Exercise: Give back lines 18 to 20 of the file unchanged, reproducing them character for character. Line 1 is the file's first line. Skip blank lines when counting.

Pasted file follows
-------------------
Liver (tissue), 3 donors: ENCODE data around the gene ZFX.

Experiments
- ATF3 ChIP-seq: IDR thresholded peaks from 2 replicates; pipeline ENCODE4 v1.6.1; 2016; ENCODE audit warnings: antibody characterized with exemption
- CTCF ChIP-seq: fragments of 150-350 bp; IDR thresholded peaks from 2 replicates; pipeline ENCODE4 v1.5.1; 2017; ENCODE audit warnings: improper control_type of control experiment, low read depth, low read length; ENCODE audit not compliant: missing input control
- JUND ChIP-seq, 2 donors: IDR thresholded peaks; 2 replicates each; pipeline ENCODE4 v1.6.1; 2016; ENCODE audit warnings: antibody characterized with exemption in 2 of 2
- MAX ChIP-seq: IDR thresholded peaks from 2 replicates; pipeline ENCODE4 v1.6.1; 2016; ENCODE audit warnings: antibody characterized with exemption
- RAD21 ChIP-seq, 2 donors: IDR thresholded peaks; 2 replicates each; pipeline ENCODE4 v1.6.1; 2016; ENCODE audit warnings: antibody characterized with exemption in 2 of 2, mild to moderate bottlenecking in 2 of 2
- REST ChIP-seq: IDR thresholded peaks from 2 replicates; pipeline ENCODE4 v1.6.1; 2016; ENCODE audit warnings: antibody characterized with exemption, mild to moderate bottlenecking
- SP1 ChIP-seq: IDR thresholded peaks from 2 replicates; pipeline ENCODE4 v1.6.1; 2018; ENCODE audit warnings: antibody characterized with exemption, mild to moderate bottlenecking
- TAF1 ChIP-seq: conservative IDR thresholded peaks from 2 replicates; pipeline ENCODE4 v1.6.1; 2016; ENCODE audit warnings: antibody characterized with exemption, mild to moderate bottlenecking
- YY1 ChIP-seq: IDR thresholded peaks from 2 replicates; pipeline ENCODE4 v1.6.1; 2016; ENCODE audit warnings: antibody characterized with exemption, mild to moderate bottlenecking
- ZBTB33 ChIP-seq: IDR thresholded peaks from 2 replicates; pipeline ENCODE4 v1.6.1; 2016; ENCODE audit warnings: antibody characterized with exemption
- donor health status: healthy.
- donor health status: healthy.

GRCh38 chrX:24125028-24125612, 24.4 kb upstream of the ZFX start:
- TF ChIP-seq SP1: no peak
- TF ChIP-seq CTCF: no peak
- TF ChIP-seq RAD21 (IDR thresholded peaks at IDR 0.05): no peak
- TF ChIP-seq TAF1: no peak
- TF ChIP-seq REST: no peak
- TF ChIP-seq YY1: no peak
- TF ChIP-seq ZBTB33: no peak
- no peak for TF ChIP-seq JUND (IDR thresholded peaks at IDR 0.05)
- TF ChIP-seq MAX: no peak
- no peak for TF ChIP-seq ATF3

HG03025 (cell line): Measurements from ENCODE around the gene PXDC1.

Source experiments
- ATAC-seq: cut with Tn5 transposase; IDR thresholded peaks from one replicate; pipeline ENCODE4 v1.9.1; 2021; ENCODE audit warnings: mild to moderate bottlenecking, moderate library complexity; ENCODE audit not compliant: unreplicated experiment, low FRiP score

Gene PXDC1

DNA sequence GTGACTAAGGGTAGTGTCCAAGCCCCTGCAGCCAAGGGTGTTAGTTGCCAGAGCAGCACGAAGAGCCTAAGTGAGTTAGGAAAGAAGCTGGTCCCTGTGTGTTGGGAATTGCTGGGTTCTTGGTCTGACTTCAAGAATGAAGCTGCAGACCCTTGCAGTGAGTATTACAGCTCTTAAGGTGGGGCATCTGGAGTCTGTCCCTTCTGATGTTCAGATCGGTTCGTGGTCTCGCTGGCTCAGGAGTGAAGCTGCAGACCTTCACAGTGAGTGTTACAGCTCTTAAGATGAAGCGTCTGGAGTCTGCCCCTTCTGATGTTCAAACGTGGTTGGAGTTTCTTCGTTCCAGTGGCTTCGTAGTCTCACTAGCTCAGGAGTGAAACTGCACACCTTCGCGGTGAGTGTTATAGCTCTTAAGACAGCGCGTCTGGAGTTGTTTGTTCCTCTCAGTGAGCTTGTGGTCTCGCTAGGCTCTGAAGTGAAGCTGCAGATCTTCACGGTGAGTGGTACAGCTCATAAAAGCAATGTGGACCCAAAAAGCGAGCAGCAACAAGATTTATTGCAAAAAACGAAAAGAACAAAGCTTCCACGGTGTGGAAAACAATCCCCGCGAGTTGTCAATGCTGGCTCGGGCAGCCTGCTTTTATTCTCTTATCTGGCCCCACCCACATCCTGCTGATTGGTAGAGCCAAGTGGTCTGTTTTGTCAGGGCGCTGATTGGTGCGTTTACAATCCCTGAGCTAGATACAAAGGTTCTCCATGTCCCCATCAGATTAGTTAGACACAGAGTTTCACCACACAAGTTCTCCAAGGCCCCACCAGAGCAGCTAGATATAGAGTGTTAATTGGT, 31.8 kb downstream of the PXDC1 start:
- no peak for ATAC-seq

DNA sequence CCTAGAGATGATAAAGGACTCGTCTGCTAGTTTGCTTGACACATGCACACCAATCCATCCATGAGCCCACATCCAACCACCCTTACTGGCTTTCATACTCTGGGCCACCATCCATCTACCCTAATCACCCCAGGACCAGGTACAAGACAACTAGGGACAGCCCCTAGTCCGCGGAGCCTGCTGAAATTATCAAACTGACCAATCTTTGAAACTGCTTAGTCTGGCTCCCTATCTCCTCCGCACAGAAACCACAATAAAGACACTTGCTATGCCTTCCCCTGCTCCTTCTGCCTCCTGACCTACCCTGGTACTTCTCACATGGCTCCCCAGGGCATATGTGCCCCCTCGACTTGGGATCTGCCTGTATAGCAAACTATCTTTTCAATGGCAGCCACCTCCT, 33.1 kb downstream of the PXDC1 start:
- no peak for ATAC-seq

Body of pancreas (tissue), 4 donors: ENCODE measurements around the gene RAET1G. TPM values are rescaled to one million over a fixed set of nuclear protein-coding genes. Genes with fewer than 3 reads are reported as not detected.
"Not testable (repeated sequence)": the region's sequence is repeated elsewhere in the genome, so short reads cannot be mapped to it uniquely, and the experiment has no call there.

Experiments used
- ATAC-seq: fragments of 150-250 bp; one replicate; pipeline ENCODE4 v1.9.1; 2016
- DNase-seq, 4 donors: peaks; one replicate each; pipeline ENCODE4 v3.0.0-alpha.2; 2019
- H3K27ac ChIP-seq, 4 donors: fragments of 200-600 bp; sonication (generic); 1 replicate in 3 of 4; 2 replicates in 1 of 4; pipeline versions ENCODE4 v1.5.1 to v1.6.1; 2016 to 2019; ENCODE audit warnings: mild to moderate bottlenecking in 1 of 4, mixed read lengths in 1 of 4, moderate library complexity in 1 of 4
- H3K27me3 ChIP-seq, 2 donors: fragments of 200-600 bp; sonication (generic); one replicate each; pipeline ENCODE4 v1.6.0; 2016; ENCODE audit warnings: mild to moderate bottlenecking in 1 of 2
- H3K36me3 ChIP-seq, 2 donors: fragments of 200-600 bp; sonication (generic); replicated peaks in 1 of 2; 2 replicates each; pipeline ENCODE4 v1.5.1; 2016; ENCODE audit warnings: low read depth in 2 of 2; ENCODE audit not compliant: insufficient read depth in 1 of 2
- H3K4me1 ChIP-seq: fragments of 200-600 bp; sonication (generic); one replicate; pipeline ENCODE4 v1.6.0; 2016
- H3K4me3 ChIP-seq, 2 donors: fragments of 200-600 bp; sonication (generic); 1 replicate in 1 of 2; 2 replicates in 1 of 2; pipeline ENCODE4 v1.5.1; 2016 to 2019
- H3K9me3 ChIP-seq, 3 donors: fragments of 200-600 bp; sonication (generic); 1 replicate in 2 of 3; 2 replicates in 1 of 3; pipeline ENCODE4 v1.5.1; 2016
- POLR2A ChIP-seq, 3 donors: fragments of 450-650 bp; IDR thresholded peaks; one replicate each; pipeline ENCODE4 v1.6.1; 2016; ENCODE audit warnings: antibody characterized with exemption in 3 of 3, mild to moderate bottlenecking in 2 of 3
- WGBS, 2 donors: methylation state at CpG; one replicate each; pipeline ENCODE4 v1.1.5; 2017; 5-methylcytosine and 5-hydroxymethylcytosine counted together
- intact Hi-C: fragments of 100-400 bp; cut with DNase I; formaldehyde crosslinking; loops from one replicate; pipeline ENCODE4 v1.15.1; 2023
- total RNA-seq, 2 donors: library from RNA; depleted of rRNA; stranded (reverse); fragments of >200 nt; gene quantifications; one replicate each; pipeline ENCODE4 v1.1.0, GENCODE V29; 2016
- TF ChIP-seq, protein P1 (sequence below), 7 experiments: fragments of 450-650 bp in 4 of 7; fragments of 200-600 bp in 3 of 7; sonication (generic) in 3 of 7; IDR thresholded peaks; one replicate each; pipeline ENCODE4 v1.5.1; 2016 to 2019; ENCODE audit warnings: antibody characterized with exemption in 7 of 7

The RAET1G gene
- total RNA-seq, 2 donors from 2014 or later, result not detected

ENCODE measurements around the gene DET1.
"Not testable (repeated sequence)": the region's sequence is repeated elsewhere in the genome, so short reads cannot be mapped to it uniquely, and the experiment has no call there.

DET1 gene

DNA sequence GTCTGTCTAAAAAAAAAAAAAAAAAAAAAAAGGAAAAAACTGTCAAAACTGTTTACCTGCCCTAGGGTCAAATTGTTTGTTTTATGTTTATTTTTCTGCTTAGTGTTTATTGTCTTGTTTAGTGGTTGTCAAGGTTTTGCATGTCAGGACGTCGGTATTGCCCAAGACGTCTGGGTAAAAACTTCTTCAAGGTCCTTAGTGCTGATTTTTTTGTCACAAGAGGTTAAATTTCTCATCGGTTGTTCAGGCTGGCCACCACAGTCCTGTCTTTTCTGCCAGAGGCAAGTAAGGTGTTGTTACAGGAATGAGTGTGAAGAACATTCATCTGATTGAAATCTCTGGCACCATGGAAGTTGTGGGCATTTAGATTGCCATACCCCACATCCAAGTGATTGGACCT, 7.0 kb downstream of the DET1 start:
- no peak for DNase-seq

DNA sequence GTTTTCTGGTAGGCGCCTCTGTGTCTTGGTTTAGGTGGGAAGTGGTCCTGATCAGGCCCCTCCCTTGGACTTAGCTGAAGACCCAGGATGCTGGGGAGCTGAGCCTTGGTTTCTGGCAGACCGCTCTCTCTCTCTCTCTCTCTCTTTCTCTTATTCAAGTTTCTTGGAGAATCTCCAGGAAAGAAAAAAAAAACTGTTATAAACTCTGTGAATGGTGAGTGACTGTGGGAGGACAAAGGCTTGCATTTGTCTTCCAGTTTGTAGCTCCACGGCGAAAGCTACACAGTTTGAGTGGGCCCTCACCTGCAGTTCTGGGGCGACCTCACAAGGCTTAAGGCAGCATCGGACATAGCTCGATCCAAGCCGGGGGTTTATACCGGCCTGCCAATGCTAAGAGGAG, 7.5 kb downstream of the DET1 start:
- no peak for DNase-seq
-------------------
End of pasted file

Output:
- TF ChIP-seq RAD21 (IDR thresholded peaks at IDR 0.05): no peak
- TF ChIP-seq TAF1: no peak
- TF ChIP-seq REST: no peak